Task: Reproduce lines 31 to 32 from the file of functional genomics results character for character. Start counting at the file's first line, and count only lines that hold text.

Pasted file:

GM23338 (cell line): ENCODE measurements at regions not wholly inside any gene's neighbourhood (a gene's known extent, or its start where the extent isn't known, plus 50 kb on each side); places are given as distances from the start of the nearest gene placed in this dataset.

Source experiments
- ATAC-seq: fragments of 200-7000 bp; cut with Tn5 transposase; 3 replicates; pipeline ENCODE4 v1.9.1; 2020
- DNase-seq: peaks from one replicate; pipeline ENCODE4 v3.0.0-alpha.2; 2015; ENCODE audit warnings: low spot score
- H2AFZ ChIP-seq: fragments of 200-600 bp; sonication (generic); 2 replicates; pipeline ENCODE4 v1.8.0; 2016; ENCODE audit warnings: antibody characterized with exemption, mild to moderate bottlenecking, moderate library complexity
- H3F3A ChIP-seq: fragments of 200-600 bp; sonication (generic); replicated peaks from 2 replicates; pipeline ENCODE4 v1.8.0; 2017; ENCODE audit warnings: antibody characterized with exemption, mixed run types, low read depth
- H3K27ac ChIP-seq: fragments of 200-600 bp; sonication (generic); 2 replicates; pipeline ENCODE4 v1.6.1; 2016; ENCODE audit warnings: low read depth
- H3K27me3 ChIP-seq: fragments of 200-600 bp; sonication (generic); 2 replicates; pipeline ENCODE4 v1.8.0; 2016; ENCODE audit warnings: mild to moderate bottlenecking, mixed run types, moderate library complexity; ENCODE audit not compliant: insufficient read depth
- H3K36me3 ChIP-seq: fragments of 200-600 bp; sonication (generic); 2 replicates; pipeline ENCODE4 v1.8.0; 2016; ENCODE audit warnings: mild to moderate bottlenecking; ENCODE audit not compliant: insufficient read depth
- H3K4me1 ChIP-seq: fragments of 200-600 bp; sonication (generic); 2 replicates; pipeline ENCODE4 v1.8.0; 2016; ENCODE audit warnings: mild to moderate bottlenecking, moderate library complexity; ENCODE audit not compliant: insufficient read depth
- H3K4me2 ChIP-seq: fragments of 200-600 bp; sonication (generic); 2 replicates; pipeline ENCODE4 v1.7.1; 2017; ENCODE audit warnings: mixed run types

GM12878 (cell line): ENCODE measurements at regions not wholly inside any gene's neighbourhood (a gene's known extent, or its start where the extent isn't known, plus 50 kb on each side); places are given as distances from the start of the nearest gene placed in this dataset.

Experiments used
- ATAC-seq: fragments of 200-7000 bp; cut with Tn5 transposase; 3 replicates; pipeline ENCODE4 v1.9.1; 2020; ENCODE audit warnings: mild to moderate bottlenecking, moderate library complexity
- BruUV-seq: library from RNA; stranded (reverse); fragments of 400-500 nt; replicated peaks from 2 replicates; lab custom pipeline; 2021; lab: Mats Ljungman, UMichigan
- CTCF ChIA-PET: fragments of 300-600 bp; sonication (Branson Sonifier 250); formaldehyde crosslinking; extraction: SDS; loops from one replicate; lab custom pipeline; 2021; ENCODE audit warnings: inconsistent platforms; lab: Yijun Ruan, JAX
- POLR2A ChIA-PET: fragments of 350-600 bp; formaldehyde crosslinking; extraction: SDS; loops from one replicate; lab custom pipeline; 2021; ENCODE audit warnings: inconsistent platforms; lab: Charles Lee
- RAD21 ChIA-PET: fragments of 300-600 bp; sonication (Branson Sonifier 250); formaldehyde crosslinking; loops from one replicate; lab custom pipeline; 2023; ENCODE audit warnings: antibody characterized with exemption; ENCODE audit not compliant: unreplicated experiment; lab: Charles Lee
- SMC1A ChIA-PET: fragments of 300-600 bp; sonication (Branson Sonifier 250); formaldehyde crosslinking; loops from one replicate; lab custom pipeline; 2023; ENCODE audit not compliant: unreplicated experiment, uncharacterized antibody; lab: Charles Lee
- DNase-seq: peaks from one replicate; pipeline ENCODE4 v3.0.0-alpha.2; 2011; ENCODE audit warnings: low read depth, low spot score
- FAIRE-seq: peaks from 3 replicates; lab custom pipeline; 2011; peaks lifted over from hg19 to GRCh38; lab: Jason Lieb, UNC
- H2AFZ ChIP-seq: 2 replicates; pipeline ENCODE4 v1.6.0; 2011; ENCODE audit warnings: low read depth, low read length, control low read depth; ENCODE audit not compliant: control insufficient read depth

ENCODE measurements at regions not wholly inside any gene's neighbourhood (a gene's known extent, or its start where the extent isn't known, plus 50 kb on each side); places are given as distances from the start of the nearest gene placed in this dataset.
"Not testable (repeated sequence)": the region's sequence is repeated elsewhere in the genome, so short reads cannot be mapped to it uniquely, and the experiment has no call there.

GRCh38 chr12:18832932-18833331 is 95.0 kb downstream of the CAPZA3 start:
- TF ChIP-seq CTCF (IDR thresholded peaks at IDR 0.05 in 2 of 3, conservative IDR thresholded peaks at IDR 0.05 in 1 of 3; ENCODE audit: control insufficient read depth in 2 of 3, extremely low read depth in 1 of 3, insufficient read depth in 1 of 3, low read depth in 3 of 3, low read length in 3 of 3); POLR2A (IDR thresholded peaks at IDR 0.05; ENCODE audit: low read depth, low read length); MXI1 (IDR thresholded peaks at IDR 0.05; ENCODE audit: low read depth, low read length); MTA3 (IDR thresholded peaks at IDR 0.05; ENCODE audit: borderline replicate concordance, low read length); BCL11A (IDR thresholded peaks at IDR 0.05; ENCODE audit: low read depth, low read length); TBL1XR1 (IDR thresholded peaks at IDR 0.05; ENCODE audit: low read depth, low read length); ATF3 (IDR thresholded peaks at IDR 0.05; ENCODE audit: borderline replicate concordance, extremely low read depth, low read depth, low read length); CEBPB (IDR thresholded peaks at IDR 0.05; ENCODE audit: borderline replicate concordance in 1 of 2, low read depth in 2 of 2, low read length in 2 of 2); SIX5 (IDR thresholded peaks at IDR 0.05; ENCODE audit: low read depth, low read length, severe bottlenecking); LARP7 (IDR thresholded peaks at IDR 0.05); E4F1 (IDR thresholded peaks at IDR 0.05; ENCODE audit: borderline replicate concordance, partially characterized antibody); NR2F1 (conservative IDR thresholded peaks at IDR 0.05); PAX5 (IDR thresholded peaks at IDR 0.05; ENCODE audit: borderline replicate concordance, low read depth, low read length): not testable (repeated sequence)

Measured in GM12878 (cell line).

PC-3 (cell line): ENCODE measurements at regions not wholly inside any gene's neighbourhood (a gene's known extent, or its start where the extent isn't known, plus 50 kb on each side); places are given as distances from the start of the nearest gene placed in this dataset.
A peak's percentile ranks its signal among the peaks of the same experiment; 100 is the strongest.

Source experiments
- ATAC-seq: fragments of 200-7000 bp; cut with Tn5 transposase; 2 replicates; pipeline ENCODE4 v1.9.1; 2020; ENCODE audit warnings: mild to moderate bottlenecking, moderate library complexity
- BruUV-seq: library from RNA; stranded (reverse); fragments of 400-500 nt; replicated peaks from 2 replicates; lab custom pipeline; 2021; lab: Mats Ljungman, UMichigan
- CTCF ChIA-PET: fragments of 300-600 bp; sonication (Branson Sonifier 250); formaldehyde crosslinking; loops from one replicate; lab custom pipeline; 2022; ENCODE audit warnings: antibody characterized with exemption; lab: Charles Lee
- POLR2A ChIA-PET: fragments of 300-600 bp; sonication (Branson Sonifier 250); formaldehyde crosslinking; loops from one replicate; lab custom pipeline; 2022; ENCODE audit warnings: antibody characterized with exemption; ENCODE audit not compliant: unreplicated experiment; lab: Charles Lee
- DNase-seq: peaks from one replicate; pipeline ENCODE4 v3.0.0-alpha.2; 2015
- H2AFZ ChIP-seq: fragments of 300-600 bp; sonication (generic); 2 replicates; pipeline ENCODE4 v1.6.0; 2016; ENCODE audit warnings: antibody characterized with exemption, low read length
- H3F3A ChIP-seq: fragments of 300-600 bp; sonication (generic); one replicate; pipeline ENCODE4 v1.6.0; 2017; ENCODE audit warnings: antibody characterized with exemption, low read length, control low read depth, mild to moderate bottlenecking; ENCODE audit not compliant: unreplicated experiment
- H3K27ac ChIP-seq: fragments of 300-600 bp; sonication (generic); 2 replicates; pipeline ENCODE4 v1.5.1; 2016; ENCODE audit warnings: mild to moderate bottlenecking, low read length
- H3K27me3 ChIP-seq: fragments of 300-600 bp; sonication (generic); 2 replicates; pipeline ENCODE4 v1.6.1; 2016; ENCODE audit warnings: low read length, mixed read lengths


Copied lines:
- ATAC-seq: fragments of 200-7000 bp; cut with Tn5 transposase; 2 replicates; pipeline ENCODE4 v1.9.1; 2020; ENCODE audit warnings: mild to moderate bottlenecking, moderate library complexity
- BruUV-seq: library from RNA; stranded (reverse); fragments of 400-500 nt; replicated peaks from 2 replicates; lab custom pipeline; 2021; lab: Mats Ljungman, UMichigan